Although a high BMI (for a child’s sex and age) is a good indicator of elevated body fatness,29 BMI has been considered to be “almost useless as an estimator of percentage of body fat in normal-weight children.”15 We have previously reported14 that BMI differences among children with normal weight can largely reflect variability in fat-free mass, and our current results indicate that there is substantial misclassification of body fatness by BMI for age among thin children. For example, only 42% of the 144 children who had a BMI for age lower than the 25th percentile had a correspondingly low body fatness, but 93% of the 120 children with very high levels of BMI for age (≥97th percentile) had an elevated body fatness. We have previously shown30,31 that skinfold thickness measurements can substantially improve the prediction of body fatness in children with a BMI for age lower than the 95th percentile, and it is likely that these measurements could identify children with moderately elevated BMIs who truly have elevated body fatness.
In addition to the variability in levels of fat-free mass, the misclassification of body fatness by BMI for age may also reflect the differing scales for BMI and BMI for age. Among boys at age 12 years, for example, the difference between the 50th (BMI, 17.8) and 97th (BMI, 26.0) percentiles of BMI for age is 8.2, whereas the difference in BMI between the third (BMI, 14.7) and 50th percentiles (also a 47-point percentile difference) is only 3.1. The asymmetry arises from the skewed distribution of BMI levels. Because BMI-for-age categories among heavy children span greater BMI ranges than do categories among thinner children, one might expect BMI for age to be a better indicator of the body fatness of relatively heavy children. We have previously reported30 that the combination of age, race/ethnicity, and BMI for age is a good predictor of percent body fat, with multiple R2 values of 0.81 (boys) and 0.82 (girls).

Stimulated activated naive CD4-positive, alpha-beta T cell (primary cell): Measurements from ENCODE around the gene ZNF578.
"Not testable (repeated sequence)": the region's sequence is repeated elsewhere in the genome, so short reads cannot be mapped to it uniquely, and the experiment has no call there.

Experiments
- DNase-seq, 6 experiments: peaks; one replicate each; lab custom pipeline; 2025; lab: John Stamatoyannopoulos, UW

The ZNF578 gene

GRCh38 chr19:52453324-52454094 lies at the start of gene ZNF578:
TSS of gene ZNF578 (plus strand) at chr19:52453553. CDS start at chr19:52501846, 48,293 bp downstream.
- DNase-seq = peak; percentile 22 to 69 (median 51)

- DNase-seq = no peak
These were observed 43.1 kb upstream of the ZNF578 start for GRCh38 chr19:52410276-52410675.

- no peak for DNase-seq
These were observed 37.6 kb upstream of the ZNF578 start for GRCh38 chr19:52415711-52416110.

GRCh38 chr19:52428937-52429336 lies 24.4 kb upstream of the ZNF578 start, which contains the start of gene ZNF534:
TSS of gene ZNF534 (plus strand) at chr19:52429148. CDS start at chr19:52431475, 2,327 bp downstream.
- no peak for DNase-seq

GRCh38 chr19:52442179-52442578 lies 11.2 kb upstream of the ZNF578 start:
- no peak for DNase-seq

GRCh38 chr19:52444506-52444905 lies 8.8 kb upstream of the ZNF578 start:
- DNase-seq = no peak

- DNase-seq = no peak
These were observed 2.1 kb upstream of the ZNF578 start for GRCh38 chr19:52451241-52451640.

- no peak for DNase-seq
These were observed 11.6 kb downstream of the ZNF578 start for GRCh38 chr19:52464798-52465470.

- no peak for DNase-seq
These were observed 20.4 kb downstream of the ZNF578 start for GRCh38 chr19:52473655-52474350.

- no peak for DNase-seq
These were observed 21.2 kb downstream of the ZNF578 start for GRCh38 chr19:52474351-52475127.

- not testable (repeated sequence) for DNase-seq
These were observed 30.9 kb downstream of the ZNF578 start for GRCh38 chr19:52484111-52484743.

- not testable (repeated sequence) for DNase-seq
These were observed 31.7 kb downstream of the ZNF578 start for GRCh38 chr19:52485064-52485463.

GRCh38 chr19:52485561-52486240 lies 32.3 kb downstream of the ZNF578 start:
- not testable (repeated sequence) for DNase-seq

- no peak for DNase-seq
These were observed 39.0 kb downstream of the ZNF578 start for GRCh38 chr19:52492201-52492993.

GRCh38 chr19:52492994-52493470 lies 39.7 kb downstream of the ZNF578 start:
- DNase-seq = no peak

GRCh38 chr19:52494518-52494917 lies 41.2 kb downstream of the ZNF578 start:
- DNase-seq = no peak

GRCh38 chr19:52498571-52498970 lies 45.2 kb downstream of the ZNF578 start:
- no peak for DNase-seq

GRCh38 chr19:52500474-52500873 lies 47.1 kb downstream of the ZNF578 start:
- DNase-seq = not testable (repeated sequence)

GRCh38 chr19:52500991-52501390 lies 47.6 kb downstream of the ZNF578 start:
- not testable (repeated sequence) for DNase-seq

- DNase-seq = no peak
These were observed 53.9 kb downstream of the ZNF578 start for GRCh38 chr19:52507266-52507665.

About 70% of children in the current study with a BMI for age between the 85th and 94th percentiles had a high (moderate or elevated) level of body fatness; this positive predictive value did not significantly vary by sex or age. Black children with BMIs in this range (both boys and girls), however, were less likely to have high body fatness than other children (white, Asian, and Hispanic). These results are in agreement with our previous report16 that at similar levels of BMI for age, the mean body fatness of black children is about 3% lower than that of white children. Other investigators have also reported racial differences in body composition, with black individuals having a higher fat-free body density32 and less body fatness33 than white individuals.
All classification systems of body fatness are somewhat arbitrary, and there is little agreement on the classification of excess body fatness among adults or children.23 We used cutoffs for percent body fat that were consistent (in terms of identifying similar numbers of children within each sex-age group) with various categories of BMI for age, and other studies34–36 have used similar approaches. Although some investigators have attempted to base fatness cutoffs on cross-sectional associations with cardiovascular disease risk factors,37–39 this approach may not be optimal. The underlying associations between risk factors and body fatness are continuous without obvious inflection points, and some of the proposed cutoffs37 do not account for the large age and sex differences in body fatness. Furthermore, it is possible40,41 that various risk factors are as strongly correlated with levels of BMI as with body fatness.